Affiliation: Department of Microbiology, Immunology, Saint James School of Medicine, A-I-2640 Albert Lake Drive, The Quarter, P.O. Box 318, Anguilla BWI, Anguilla.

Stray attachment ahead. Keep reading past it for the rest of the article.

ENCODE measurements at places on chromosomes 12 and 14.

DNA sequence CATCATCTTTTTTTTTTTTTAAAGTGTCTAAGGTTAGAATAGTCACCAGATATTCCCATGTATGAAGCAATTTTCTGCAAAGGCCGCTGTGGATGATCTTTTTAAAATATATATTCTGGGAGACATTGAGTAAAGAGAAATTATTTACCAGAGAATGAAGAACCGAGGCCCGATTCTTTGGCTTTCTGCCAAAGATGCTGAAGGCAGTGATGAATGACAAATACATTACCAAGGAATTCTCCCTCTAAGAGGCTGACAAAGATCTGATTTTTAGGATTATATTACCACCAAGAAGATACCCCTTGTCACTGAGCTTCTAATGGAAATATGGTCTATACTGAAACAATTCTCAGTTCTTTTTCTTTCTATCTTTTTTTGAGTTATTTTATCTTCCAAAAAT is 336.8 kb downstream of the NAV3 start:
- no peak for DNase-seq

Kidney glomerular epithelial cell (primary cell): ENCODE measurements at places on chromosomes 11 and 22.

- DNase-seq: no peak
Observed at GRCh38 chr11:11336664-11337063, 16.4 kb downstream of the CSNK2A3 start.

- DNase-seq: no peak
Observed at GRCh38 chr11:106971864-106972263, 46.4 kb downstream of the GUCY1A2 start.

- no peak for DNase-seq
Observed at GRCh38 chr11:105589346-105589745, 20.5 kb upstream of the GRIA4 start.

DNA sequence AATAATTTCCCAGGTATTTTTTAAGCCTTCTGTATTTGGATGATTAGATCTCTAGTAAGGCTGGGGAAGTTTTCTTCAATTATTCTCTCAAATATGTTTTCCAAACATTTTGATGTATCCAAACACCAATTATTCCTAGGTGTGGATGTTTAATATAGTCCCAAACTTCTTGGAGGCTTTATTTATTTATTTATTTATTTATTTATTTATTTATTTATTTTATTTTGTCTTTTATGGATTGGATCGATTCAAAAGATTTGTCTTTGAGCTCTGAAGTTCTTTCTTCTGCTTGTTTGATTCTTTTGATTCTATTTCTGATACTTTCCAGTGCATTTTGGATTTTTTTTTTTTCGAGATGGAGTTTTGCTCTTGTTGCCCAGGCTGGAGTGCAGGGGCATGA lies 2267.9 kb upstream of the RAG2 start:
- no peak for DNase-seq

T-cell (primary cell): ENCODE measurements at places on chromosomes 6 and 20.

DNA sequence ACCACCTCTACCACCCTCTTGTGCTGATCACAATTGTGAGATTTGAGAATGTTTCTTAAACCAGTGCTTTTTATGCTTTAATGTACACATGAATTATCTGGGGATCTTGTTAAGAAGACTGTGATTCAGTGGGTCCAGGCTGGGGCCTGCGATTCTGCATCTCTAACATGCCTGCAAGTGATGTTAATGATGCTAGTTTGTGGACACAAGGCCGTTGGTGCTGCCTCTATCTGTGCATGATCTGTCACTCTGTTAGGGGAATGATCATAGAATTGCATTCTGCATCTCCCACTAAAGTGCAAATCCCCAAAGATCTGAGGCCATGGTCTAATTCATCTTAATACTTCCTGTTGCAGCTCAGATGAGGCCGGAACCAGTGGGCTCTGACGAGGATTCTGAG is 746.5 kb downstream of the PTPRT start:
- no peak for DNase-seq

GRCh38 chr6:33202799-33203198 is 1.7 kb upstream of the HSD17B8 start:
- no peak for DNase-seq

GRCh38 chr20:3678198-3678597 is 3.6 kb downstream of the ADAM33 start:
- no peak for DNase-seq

Onset of tumors in breast cancer is a multi-factorial event at different ages and ethnic populations. The conventional treatment strategy suggests use of anti-estrogen drugs and selective estrogen receptor modulators (SERMs). Although, this strategy has achieved significant success to prevent tumor growth and metastasis and is still developing under an active field of research, the emergence of immunotherapy is a potential modern approach for breast cancer. In addition to SERMs, the screening of selective agonists for toll-like receptor (TLR) signals confers a new area of breast cancer therapy. Recent investigations also indicate significance of TLR signals in the regulation of tumor suppressor p53 gene expression. The TLR agonists have an ability to facilitate activation of natural killer cells, CD8 T cells, B cells, and alpha and beta interferons and induce cellular cytotoxicity. The ongoing developments in cancer research also suggested an approach for intra-tumoral generation of cellular cytotoxicity to induce apoptosis. Both of these events promote destruction of tumor cells in a localized manner and thus, having impact on immunotherapy. Keeping a cautious eye on the context, we propose the prospect of TLR signals in the development of therapy for breast cancer.